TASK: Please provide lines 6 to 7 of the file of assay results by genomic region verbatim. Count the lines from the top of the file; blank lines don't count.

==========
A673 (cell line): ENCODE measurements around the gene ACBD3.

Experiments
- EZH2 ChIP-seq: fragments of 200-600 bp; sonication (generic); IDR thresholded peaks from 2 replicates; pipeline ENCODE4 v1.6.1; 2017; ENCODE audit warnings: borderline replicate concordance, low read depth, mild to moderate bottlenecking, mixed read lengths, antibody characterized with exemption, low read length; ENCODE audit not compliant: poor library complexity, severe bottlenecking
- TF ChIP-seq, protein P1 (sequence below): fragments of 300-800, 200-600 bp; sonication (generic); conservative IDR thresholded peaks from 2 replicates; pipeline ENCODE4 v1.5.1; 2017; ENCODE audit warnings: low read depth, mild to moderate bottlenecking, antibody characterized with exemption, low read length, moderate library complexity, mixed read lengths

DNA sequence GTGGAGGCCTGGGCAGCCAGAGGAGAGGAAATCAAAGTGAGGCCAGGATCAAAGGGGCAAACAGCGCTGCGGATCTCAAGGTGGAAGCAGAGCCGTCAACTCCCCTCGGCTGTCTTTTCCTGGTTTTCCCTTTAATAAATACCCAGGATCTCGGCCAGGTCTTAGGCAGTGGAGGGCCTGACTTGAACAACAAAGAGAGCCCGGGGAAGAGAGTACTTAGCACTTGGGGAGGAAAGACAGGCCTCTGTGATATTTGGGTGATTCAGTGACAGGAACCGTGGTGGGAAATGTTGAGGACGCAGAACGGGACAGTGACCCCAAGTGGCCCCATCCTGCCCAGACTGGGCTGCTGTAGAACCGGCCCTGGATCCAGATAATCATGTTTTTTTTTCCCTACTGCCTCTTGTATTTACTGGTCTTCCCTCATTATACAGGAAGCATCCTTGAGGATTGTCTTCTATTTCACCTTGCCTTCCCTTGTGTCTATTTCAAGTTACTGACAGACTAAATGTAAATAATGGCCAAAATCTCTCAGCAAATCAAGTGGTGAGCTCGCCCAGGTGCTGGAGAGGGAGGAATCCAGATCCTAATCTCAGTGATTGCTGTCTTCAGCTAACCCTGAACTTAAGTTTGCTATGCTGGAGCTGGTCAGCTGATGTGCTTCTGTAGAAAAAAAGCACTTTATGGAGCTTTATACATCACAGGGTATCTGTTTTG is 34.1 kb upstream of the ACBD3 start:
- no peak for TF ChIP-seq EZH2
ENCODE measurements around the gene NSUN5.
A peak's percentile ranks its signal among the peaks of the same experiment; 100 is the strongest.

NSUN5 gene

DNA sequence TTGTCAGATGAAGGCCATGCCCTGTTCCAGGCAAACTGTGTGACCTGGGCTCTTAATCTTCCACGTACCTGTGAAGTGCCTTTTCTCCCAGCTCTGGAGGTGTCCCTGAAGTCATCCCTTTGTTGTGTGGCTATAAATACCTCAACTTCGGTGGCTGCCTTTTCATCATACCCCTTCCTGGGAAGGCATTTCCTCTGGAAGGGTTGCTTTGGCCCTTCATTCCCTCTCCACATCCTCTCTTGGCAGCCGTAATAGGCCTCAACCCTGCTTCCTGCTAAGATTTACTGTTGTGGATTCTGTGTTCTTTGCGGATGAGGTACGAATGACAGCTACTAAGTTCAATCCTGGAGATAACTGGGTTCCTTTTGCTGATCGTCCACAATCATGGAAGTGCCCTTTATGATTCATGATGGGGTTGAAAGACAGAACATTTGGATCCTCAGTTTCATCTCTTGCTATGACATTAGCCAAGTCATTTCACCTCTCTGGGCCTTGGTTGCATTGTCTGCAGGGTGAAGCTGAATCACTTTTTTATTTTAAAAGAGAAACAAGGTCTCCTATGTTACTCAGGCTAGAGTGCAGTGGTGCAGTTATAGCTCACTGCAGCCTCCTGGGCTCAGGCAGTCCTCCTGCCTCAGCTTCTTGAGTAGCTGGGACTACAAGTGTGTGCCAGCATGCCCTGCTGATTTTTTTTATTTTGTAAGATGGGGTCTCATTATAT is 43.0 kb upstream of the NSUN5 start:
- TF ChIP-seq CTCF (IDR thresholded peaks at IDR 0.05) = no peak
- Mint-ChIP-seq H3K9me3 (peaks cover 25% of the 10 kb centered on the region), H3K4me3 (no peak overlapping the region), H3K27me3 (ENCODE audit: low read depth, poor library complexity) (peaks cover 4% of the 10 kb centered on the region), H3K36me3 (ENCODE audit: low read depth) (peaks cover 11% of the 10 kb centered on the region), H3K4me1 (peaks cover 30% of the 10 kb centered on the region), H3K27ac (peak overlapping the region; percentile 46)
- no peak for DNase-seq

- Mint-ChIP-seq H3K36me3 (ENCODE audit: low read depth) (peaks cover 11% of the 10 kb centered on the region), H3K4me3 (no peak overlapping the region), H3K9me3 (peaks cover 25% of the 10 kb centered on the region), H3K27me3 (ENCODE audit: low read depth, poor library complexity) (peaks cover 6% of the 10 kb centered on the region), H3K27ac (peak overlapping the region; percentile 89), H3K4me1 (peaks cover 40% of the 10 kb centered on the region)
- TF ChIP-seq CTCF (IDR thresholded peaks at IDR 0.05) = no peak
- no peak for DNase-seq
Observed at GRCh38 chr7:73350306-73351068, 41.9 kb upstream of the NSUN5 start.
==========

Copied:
- no peak for TF ChIP-seq EZH2
ENCODE measurements around the gene NSUN5.